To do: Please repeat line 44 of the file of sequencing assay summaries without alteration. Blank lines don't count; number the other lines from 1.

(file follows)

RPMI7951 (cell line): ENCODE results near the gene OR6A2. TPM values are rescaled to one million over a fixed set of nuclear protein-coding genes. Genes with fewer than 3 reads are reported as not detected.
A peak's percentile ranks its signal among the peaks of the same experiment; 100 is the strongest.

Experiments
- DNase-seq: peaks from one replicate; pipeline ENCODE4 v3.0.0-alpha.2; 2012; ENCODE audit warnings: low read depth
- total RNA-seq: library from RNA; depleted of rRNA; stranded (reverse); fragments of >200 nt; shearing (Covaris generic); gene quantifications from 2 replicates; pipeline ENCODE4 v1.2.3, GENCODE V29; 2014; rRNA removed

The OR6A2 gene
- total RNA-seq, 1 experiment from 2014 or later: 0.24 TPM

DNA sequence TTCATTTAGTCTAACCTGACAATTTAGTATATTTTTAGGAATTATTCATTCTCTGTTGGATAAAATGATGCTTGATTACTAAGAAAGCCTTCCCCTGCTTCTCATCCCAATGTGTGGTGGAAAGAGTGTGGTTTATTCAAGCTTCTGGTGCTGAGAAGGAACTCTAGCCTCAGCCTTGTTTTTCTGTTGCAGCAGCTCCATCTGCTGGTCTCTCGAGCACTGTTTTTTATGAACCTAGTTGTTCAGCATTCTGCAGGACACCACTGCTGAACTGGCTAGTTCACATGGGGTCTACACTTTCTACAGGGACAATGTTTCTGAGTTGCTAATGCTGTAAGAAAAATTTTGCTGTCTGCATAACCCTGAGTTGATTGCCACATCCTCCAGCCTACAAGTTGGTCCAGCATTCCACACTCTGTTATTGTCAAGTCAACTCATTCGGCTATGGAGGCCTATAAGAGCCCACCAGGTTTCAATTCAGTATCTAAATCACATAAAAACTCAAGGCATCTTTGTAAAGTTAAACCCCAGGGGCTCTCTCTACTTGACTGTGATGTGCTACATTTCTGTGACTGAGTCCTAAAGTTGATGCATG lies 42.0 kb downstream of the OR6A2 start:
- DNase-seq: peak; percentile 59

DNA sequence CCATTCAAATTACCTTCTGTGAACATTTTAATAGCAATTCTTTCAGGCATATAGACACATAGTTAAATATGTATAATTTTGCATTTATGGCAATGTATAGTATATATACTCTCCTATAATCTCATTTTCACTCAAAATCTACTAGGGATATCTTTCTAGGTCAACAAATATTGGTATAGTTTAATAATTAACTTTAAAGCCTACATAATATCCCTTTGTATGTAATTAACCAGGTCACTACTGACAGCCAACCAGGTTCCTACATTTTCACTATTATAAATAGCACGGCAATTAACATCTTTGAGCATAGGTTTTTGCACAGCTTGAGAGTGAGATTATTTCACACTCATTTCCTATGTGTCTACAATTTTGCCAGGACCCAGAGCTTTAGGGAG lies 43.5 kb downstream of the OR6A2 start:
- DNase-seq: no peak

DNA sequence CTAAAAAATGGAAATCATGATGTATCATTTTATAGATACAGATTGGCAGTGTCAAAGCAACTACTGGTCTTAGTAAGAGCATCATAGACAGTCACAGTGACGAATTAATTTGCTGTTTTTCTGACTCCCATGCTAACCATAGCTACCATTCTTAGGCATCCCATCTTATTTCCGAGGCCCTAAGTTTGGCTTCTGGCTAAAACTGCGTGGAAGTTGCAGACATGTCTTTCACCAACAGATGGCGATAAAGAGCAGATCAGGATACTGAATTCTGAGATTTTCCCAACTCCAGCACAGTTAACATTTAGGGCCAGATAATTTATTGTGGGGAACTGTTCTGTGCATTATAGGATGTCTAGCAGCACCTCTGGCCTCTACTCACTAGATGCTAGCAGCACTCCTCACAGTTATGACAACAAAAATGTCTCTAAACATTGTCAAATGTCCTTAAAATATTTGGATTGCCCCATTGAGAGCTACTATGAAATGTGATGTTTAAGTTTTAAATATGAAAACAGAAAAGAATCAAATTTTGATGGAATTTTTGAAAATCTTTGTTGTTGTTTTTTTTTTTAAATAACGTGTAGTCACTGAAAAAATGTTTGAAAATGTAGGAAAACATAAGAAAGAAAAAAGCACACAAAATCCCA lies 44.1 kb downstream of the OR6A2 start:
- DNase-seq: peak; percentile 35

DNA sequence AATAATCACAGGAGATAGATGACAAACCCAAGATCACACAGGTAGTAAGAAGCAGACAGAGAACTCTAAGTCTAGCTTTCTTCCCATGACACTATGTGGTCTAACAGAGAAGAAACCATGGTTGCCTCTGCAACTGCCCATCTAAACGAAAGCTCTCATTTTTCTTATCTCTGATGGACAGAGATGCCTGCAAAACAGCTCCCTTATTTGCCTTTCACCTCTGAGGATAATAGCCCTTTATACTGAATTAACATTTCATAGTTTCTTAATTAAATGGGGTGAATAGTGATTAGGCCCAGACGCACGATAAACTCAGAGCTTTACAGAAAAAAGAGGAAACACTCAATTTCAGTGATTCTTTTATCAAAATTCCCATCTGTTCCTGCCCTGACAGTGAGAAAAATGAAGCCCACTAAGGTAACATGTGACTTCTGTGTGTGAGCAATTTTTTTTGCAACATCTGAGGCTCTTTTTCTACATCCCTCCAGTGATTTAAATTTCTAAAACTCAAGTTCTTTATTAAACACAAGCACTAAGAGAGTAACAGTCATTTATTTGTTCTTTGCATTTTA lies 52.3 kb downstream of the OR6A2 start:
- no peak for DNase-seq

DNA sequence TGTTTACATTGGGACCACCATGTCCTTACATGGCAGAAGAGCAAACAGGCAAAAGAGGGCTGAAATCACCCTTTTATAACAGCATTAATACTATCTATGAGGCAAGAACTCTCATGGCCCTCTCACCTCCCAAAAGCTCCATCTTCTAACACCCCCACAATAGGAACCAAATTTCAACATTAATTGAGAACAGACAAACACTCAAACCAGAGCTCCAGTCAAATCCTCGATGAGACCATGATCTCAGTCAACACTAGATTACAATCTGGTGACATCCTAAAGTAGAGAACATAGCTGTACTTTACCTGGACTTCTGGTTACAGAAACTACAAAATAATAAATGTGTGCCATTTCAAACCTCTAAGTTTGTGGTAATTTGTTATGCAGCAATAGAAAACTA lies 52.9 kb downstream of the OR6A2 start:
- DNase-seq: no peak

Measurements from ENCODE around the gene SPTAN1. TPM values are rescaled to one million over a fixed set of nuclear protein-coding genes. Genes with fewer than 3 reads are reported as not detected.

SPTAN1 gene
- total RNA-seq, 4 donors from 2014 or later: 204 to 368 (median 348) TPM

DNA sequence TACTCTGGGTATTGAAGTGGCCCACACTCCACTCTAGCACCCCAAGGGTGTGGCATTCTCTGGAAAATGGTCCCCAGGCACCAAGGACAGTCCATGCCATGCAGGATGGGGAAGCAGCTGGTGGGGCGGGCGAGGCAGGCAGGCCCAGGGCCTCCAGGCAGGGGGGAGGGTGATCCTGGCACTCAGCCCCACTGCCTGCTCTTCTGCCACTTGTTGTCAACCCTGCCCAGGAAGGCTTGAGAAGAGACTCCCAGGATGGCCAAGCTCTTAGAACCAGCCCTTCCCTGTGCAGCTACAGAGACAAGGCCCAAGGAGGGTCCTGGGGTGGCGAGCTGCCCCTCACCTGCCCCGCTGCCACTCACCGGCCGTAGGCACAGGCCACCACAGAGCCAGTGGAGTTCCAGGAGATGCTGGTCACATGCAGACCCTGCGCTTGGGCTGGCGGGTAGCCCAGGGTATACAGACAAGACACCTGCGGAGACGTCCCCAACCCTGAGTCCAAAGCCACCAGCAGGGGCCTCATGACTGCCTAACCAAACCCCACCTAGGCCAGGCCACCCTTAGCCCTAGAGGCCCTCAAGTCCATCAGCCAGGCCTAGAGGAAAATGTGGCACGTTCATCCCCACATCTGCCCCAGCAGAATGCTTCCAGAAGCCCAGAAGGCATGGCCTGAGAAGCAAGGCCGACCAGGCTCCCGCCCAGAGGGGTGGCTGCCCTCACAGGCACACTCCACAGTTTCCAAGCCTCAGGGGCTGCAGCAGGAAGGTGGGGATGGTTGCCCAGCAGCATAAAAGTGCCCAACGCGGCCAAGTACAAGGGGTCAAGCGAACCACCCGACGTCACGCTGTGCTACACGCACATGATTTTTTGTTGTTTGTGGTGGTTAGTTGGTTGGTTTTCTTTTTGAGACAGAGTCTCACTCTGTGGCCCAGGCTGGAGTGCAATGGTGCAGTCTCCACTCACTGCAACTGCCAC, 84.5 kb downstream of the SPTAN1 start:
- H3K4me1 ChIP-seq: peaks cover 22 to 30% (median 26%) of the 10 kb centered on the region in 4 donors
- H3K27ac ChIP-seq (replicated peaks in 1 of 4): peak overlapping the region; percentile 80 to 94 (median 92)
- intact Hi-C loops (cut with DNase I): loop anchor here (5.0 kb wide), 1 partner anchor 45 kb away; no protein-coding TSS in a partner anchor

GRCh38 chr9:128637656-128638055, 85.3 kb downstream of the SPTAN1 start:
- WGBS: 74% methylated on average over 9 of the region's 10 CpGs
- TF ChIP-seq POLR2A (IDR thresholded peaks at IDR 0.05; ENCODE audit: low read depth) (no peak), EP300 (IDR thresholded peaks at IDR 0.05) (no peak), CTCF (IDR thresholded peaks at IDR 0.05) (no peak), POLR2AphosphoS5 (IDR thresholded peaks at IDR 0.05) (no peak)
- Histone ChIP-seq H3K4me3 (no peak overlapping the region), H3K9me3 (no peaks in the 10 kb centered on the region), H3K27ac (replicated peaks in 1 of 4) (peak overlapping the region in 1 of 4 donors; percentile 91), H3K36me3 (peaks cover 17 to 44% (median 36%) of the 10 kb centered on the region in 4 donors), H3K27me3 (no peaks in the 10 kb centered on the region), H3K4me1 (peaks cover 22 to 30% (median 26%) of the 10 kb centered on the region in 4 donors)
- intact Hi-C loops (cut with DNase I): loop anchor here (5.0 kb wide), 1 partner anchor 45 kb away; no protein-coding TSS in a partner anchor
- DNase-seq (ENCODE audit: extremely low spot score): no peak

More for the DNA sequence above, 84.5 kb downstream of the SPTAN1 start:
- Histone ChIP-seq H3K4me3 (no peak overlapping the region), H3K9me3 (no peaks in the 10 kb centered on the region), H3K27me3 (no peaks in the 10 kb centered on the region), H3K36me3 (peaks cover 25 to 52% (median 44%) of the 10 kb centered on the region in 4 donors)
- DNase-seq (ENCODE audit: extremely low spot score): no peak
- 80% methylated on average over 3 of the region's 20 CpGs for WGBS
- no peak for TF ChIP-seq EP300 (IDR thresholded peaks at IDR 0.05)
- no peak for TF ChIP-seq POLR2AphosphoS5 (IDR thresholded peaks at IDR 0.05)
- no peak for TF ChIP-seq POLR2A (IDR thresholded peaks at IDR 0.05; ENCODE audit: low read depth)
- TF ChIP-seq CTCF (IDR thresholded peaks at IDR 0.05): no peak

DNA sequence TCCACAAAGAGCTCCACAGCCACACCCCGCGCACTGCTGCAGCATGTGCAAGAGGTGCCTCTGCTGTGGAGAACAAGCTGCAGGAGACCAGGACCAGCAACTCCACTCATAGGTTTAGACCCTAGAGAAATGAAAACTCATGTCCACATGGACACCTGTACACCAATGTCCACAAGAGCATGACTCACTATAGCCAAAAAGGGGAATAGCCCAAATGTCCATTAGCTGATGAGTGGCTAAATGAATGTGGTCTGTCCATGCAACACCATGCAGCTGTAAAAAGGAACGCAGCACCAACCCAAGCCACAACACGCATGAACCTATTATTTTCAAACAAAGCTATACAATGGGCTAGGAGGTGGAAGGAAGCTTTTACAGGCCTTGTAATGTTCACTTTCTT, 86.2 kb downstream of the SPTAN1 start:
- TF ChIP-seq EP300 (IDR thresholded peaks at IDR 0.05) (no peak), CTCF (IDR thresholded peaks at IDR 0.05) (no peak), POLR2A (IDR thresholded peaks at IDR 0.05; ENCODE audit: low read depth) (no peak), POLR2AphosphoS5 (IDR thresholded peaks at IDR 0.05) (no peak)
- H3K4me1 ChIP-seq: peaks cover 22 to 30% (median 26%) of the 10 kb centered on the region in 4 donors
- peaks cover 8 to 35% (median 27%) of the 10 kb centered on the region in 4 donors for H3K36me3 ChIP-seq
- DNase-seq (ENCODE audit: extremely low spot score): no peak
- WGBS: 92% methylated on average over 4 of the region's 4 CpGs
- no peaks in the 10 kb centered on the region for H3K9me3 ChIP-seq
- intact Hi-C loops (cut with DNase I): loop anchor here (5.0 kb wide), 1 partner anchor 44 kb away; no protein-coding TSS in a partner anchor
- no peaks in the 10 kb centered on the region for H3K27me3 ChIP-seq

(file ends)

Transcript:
- WGBS: 92% methylated on average over 4 of the region's 4 CpGs